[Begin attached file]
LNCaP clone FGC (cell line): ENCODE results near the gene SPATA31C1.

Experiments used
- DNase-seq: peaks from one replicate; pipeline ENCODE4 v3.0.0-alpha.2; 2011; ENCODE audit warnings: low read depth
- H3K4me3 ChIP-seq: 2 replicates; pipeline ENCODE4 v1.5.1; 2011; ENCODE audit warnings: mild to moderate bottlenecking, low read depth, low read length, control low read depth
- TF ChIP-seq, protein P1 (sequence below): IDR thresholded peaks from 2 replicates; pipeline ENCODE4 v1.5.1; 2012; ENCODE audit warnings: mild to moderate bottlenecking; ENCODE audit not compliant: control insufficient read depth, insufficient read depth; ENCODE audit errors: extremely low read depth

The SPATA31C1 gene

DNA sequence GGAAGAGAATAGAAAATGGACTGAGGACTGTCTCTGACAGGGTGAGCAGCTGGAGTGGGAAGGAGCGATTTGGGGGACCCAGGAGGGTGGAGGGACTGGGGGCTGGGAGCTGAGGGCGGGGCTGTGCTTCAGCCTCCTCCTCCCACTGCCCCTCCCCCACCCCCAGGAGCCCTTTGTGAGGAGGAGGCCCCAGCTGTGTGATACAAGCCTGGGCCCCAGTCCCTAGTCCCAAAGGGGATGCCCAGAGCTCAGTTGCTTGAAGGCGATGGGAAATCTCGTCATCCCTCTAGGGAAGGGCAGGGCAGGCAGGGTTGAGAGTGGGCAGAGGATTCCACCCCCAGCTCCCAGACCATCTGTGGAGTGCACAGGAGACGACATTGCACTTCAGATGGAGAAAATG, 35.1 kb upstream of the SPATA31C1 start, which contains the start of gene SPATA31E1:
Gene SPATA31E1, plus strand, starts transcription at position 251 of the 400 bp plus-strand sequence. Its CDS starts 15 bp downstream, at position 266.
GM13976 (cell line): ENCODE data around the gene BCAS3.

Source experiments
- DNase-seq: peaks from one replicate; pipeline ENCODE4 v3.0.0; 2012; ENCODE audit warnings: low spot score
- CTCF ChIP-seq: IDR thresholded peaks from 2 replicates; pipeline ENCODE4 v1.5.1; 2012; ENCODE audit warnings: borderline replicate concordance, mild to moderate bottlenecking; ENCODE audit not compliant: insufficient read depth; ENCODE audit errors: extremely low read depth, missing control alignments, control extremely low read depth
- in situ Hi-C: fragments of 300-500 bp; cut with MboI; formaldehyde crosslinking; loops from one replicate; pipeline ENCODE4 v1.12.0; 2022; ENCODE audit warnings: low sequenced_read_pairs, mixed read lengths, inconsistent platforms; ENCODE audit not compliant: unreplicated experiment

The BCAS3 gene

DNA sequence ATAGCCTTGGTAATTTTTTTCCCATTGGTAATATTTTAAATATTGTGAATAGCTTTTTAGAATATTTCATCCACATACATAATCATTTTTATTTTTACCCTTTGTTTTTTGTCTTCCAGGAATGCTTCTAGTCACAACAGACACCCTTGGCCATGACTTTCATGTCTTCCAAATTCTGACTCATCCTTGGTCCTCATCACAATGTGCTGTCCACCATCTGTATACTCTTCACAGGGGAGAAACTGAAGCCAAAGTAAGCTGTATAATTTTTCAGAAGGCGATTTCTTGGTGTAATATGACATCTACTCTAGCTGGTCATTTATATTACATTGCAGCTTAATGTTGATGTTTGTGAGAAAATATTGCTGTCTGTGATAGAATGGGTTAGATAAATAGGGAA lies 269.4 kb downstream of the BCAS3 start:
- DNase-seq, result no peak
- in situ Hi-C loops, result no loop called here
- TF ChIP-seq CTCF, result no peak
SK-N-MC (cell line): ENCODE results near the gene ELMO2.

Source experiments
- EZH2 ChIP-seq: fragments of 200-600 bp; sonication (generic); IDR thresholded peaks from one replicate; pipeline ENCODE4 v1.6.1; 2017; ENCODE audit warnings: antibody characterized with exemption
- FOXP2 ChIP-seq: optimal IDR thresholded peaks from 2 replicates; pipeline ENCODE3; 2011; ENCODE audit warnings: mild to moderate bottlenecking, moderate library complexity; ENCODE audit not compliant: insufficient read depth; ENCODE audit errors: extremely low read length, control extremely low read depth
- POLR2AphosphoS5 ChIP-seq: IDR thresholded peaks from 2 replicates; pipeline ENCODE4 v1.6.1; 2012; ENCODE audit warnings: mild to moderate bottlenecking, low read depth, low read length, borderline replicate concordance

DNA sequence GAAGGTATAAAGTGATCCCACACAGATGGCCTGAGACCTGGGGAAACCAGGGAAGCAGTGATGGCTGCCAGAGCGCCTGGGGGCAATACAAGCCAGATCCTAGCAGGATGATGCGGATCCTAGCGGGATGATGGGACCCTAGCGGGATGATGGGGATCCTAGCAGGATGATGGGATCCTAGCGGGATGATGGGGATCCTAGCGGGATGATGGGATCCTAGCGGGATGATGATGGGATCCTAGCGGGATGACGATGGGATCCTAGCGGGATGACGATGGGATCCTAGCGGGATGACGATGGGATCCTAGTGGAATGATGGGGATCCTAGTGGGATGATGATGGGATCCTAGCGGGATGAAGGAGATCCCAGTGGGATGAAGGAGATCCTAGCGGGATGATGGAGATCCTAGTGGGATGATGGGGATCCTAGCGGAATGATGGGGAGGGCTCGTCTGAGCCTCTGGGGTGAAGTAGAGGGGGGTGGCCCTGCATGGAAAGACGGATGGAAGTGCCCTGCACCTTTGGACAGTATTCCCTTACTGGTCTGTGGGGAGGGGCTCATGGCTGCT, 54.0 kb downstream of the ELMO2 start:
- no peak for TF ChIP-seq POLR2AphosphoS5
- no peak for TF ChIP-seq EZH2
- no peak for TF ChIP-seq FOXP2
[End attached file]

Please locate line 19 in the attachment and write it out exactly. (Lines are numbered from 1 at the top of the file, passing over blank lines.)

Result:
SK-N-MC (cell line): ENCODE results near the gene ELMO2.